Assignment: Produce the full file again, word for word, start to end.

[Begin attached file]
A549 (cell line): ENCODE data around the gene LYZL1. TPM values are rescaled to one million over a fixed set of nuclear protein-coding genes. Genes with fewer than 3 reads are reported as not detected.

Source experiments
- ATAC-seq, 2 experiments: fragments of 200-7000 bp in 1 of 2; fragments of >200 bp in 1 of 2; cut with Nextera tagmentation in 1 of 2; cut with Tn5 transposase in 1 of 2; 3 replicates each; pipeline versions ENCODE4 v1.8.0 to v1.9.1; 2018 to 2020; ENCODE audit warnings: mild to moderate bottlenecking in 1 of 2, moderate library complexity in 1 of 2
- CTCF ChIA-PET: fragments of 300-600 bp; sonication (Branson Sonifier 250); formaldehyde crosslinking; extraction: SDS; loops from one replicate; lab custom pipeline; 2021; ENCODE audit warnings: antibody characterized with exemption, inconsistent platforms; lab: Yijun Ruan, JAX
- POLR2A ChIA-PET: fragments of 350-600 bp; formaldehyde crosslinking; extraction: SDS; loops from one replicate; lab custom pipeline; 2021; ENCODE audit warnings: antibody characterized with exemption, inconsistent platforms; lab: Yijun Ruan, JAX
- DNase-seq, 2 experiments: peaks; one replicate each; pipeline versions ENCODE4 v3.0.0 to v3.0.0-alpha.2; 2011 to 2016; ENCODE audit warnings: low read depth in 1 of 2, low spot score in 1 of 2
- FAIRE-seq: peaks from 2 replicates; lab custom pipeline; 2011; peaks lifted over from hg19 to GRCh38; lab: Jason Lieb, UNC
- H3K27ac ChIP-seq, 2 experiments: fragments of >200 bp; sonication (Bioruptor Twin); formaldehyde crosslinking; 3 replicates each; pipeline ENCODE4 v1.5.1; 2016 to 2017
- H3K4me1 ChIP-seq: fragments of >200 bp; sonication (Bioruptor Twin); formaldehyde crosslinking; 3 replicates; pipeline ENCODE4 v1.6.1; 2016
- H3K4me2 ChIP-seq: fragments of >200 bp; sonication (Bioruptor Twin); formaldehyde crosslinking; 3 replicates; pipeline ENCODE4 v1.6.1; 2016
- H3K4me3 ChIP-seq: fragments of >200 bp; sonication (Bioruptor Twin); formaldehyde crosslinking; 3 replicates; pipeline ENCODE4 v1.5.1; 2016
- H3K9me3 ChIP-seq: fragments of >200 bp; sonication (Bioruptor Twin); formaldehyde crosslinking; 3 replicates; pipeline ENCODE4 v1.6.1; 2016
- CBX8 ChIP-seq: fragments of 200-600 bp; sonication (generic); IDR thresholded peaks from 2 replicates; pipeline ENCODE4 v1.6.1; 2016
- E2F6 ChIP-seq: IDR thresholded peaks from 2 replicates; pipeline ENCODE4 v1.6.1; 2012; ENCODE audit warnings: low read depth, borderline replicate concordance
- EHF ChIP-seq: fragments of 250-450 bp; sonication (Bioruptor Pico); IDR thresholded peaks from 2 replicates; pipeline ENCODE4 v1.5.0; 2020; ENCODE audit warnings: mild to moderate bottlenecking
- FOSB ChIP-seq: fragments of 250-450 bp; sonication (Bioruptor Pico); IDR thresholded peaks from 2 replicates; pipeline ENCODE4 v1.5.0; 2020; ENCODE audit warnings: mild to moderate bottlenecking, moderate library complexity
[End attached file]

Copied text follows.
A549 (cell line): ENCODE data around the gene LYZL1. TPM values are rescaled to one million over a fixed set of nuclear protein-coding genes. Genes with fewer than 3 reads are reported as not detected.

Source experiments
- ATAC-seq, 2 experiments: fragments of 200-7000 bp in 1 of 2; fragments of >200 bp in 1 of 2; cut with Nextera tagmentation in 1 of 2; cut with Tn5 transposase in 1 of 2; 3 replicates each; pipeline versions ENCODE4 v1.8.0 to v1.9.1; 2018 to 2020; ENCODE audit warnings: mild to moderate bottlenecking in 1 of 2, moderate library complexity in 1 of 2
- CTCF ChIA-PET: fragments of 300-600 bp; sonication (Branson Sonifier 250); formaldehyde crosslinking; extraction: SDS; loops from one replicate; lab custom pipeline; 2021; ENCODE audit warnings: antibody characterized with exemption, inconsistent platforms; lab: Yijun Ruan, JAX
- POLR2A ChIA-PET: fragments of 350-600 bp; formaldehyde crosslinking; extraction: SDS; loops from one replicate; lab custom pipeline; 2021; ENCODE audit warnings: antibody characterized with exemption, inconsistent platforms; lab: Yijun Ruan, JAX
- DNase-seq, 2 experiments: peaks; one replicate each; pipeline versions ENCODE4 v3.0.0 to v3.0.0-alpha.2; 2011 to 2016; ENCODE audit warnings: low read depth in 1 of 2, low spot score in 1 of 2
- FAIRE-seq: peaks from 2 replicates; lab custom pipeline; 2011; peaks lifted over from hg19 to GRCh38; lab: Jason Lieb, UNC
- H3K27ac ChIP-seq, 2 experiments: fragments of >200 bp; sonication (Bioruptor Twin); formaldehyde crosslinking; 3 replicates each; pipeline ENCODE4 v1.5.1; 2016 to 2017
- H3K4me1 ChIP-seq: fragments of >200 bp; sonication (Bioruptor Twin); formaldehyde crosslinking; 3 replicates; pipeline ENCODE4 v1.6.1; 2016
- H3K4me2 ChIP-seq: fragments of >200 bp; sonication (Bioruptor Twin); formaldehyde crosslinking; 3 replicates; pipeline ENCODE4 v1.6.1; 2016
- H3K4me3 ChIP-seq: fragments of >200 bp; sonication (Bioruptor Twin); formaldehyde crosslinking; 3 replicates; pipeline ENCODE4 v1.5.1; 2016
- H3K9me3 ChIP-seq: fragments of >200 bp; sonication (Bioruptor Twin); formaldehyde crosslinking; 3 replicates; pipeline ENCODE4 v1.6.1; 2016
- CBX8 ChIP-seq: fragments of 200-600 bp; sonication (generic); IDR thresholded peaks from 2 replicates; pipeline ENCODE4 v1.6.1; 2016
- E2F6 ChIP-seq: IDR thresholded peaks from 2 replicates; pipeline ENCODE4 v1.6.1; 2012; ENCODE audit warnings: low read depth, borderline replicate concordance
- EHF ChIP-seq: fragments of 250-450 bp; sonication (Bioruptor Pico); IDR thresholded peaks from 2 replicates; pipeline ENCODE4 v1.5.0; 2020; ENCODE audit warnings: mild to moderate bottlenecking
- FOSB ChIP-seq: fragments of 250-450 bp; sonication (Bioruptor Pico); IDR thresholded peaks from 2 replicates; pipeline ENCODE4 v1.5.0; 2020; ENCODE audit warnings: mild to moderate bottlenecking, moderate library complexity